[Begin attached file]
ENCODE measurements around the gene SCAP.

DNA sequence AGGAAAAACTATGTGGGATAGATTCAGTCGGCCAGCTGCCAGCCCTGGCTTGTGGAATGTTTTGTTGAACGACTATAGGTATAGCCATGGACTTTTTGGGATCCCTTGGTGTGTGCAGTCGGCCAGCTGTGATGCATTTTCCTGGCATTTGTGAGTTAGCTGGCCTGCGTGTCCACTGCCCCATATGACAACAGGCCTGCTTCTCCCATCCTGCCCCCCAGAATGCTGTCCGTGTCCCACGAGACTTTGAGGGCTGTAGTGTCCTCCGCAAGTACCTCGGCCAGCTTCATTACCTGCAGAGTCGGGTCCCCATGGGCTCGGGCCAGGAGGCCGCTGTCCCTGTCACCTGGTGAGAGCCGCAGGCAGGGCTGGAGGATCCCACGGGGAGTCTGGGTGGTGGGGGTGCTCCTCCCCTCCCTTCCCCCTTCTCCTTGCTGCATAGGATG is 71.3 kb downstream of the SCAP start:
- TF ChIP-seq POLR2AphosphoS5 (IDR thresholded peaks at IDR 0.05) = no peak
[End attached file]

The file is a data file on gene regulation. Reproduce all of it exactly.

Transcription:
ENCODE measurements around the gene SCAP.

DNA sequence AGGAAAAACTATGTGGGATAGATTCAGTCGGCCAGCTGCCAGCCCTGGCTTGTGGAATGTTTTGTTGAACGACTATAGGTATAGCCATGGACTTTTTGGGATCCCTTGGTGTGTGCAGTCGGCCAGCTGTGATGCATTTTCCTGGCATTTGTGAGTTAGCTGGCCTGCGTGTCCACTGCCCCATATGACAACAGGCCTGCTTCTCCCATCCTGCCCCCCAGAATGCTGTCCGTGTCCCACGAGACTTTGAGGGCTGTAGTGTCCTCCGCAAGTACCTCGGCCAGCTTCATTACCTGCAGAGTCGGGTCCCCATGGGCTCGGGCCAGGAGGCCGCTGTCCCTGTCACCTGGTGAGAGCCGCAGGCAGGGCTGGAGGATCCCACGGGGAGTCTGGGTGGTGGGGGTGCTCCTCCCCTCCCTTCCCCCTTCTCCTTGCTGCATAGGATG is 71.3 kb downstream of the SCAP start:
- TF ChIP-seq POLR2AphosphoS5 (IDR thresholded peaks at IDR 0.05) = no peak